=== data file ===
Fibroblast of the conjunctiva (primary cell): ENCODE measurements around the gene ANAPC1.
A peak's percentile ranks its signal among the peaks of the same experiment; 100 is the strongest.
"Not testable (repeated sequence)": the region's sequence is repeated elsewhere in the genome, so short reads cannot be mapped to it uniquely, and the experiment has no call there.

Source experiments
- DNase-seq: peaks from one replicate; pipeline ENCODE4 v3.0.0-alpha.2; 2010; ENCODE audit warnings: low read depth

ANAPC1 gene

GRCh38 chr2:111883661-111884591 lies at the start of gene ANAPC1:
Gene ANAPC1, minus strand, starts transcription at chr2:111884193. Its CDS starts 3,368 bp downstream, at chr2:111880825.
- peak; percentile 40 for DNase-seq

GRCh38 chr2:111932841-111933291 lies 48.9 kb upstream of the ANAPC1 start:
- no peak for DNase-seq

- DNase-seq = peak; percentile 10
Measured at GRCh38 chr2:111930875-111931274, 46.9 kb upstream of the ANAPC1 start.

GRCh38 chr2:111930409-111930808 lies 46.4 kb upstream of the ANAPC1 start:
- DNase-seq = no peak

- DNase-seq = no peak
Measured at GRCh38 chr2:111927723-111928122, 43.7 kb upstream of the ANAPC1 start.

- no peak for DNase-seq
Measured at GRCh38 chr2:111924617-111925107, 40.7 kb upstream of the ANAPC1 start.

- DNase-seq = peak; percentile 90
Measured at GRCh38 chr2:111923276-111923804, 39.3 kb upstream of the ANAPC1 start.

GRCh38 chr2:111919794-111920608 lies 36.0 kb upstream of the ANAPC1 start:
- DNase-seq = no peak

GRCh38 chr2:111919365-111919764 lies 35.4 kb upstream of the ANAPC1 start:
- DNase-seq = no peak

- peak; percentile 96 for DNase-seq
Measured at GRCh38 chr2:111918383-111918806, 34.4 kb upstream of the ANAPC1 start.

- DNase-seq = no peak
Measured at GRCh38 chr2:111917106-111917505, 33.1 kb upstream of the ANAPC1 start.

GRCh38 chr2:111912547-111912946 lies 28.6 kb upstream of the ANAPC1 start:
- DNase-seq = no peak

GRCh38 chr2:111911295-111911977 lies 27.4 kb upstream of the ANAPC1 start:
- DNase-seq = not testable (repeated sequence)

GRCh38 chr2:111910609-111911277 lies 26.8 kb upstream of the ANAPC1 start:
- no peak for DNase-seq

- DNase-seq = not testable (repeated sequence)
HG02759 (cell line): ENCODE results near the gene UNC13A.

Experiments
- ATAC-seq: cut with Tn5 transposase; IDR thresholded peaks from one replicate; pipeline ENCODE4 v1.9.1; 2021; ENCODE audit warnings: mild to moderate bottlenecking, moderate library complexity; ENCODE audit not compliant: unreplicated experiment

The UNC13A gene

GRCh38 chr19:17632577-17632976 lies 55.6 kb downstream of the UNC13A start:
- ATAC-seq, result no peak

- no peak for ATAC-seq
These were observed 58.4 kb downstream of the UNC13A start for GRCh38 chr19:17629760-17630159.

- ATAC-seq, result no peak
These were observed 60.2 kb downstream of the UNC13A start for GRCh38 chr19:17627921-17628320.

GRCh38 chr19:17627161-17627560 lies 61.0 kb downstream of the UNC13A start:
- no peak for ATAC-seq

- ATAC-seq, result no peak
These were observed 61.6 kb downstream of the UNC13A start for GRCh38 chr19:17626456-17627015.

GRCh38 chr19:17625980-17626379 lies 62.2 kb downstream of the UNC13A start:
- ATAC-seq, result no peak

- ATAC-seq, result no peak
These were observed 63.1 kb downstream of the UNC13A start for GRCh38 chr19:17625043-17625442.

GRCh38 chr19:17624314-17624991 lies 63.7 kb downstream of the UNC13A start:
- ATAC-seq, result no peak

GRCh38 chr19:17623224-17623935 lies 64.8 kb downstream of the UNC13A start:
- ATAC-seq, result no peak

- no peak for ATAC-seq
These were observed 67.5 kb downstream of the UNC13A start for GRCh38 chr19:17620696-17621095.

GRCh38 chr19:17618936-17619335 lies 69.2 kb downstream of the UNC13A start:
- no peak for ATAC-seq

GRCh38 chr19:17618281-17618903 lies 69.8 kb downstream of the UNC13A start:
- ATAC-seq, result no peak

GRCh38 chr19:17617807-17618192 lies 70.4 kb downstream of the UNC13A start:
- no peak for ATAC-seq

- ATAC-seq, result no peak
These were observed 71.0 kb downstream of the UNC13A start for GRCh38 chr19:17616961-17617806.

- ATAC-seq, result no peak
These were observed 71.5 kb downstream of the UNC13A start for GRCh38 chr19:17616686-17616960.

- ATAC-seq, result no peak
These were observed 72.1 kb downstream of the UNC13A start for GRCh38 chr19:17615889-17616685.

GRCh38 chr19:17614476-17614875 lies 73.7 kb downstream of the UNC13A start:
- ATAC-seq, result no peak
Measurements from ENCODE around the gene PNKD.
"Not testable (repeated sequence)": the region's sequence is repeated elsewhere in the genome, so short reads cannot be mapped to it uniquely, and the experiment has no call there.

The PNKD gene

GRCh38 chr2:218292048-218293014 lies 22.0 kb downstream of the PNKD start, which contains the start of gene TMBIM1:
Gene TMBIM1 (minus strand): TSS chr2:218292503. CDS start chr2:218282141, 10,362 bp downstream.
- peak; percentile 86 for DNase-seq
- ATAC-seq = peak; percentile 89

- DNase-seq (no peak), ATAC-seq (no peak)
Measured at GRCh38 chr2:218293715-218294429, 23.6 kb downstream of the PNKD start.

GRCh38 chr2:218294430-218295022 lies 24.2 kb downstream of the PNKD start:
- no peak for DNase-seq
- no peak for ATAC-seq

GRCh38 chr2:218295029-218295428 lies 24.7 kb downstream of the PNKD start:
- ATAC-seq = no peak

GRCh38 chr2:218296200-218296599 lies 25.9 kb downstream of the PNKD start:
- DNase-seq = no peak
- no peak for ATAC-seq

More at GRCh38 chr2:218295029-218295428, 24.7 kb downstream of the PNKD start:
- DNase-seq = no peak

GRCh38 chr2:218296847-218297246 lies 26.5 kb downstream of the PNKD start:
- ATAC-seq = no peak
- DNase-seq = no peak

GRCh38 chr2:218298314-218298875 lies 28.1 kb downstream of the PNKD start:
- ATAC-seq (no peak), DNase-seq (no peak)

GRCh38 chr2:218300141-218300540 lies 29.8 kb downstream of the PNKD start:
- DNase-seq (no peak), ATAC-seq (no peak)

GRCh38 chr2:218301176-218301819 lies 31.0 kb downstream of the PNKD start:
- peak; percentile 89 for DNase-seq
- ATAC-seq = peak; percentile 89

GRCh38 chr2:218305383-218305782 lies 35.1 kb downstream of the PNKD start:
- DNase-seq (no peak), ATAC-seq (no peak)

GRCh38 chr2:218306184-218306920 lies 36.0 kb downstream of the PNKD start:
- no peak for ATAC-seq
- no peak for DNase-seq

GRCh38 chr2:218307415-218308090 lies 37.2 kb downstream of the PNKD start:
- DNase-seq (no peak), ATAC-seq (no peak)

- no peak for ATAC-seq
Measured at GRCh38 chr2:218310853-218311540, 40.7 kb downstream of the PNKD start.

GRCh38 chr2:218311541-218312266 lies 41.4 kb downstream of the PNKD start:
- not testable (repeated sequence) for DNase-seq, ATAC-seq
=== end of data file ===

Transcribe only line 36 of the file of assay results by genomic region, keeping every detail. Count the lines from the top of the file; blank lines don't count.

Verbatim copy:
- DNase-seq = not testable (repeated sequence)